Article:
Pursuant to Federal Rule of Civil Procedure 55(a). "[w]hen a party against whom a judgment for affirmative relief is sought has failed to plead or otherwise defend, and that failure is shown by affidavit or otherwise, the clerk must enter the party's default" Pursuant to Fed.R.Civ.P. 55(b)(2), after a default has been entered by the clerk, the court may, upon the plaintiff's application and notice to the defaulting party, enter a default judgment. A defendant's default does not, however, automatically entitle the plaintiff to entry of a default judgment; rather, that decision is left to the discretion of the court. United States v. Moradi., 673 F.2d 725, 727 (4th Cir. 1982) ("[T]rial judges are vested with discretion which must be liberally exercised, in entering [defalt] judgments and in providing relief therefrom."); Dow v. Jones, 232 F.Supp.2d 491, 494 (D. Md. 2002). The Fourth Circuit has a "strong policy that cases be decided on their merits, " United States v. Shaffer Equip. Co., 11 F.3d 450, 453 (4th Cir. 1993), but default judgment may be appropriate "when the adversary process has been halted because of an essentially unresponsive party." S.E.C. v. Lawhaugh, 359 F.Supp.2d 418, 422-23 (D. Md. 2005); see H. F. Livermore Corp. v. Aktiengesellschaft Gebruder Loepfe, 432 F.2d 689, 691 (D.C. Cir. 1970) ("[T]he default judgment must normally be viewed as available only when the adversary process has been halted because of an essentially unresponsive party. In that instance, the diligent party must be protected lest he be faced with interminable delay and continued uncertainty as to his rights.").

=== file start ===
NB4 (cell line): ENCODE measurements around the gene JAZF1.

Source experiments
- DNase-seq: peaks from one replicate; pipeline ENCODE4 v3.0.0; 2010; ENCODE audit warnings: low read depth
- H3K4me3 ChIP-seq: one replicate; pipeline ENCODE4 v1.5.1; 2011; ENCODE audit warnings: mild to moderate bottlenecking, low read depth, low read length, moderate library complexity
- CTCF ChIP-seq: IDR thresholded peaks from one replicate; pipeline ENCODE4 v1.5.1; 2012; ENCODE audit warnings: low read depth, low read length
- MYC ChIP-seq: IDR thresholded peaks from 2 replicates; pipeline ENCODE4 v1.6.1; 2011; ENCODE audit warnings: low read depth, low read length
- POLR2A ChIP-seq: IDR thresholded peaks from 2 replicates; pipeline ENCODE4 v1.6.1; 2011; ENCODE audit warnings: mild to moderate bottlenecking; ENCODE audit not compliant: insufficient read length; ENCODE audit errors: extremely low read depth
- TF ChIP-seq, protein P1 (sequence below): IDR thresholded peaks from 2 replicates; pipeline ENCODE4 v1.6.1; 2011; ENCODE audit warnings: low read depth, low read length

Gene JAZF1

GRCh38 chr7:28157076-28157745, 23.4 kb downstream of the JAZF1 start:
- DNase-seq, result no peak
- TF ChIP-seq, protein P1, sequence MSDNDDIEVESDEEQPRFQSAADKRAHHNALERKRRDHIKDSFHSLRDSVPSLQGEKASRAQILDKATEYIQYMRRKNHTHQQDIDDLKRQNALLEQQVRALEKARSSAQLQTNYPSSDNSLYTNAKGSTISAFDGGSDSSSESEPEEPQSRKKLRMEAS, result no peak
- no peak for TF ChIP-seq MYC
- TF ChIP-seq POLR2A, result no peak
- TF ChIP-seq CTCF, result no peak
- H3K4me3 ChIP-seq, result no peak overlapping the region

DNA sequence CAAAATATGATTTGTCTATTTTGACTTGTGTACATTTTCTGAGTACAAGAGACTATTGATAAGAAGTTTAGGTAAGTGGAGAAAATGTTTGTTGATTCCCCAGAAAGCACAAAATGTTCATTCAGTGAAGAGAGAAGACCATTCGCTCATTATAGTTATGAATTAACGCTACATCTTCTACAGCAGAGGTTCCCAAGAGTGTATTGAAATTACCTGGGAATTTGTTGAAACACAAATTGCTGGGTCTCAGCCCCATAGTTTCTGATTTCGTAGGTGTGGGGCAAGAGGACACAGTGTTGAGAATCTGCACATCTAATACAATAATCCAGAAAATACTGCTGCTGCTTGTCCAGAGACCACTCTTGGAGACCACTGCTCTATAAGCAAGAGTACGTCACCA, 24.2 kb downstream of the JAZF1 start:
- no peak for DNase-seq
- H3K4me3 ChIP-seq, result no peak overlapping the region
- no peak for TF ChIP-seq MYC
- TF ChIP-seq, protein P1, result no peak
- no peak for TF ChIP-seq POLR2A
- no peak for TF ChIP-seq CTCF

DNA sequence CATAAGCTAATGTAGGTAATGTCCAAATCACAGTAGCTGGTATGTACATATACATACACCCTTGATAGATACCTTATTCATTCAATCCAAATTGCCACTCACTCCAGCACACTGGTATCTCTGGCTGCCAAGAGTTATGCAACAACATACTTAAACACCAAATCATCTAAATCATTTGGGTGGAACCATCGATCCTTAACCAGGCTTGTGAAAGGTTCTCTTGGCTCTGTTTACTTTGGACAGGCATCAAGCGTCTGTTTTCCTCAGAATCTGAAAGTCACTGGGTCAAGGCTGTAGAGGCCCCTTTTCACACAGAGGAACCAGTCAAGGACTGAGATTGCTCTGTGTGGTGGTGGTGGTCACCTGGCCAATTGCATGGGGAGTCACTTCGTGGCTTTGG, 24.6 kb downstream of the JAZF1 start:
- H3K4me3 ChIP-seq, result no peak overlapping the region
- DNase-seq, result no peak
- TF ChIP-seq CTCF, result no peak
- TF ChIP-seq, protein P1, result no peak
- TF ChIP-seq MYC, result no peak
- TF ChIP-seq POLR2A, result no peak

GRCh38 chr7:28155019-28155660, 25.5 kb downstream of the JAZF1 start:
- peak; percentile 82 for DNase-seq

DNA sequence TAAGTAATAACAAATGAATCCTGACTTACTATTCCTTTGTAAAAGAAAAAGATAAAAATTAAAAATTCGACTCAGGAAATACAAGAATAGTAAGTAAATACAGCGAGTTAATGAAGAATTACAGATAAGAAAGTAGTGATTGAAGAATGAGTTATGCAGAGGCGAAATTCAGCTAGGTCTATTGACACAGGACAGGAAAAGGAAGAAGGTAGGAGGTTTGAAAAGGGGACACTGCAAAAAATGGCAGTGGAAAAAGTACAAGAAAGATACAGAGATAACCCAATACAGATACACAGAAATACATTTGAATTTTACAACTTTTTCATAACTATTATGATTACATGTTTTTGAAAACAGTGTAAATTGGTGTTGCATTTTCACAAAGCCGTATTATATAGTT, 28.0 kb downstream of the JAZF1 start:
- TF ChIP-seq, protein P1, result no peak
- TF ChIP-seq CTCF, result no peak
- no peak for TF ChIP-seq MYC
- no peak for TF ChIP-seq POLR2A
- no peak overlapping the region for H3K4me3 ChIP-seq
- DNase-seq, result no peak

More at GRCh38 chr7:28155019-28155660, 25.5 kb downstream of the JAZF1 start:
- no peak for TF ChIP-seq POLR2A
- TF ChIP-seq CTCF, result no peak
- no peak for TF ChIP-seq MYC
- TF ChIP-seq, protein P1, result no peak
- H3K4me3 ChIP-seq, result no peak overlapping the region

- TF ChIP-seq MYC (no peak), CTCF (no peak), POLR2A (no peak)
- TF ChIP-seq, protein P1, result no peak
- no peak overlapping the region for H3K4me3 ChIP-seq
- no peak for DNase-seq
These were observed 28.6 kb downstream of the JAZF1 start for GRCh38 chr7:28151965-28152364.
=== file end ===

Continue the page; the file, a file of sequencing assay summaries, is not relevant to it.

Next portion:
In reviewing a Motion for Default Judgment, the court accepts as true the well-pleaded factual allegations in the complaint relating to liability. Ryan v. Homecomings Fin. Network, 253 F.3d 778, 780-81 (4th Cir. 2001). However, it remains for the court to determine whether these unchallenged factual allegations constitute a legitimate cause of action. Id. ; see also 10A Fed. Prac. & Proc. Civ. § 2688 (3d ed. Supp. 2010) ("[L]iability is not deemed established simply because of the default... and the court, in its discretion, may require some proof of the facts that must be established in order to determine liability."). If liability is established, the court must then determine the appropriate amount of damages. See Ryan, 253 F.3d at 780-81. As to damages, the court cannot accept as true the factual allegations of the plaintiff but must instead make an independent determination. See Dundee Cement Co. v. Howard Pipe & Concrete Products, Inc., 722 F.2d 1319, 1323 (7th Cir. 1983); Lawbaugh, 359 F.Supp.2d at 422. To do so, the court may conduct an evidentiary hearing, see Fed.R.Civ.P. 55(b)(2), or may dispense with a hearing if there is an adequate evidentiary basis in the record from which to calculate an award. See Pope v. United States, 323 U.S. 1, 12 (1944) ("It is a familiar practice and an exercise of judicial power for a court upon default, by taking evidence when necessary or by computation from facts of record, to fix the amount which the plaintiff is lawfully entitled to recover and to give judgment accordingly.").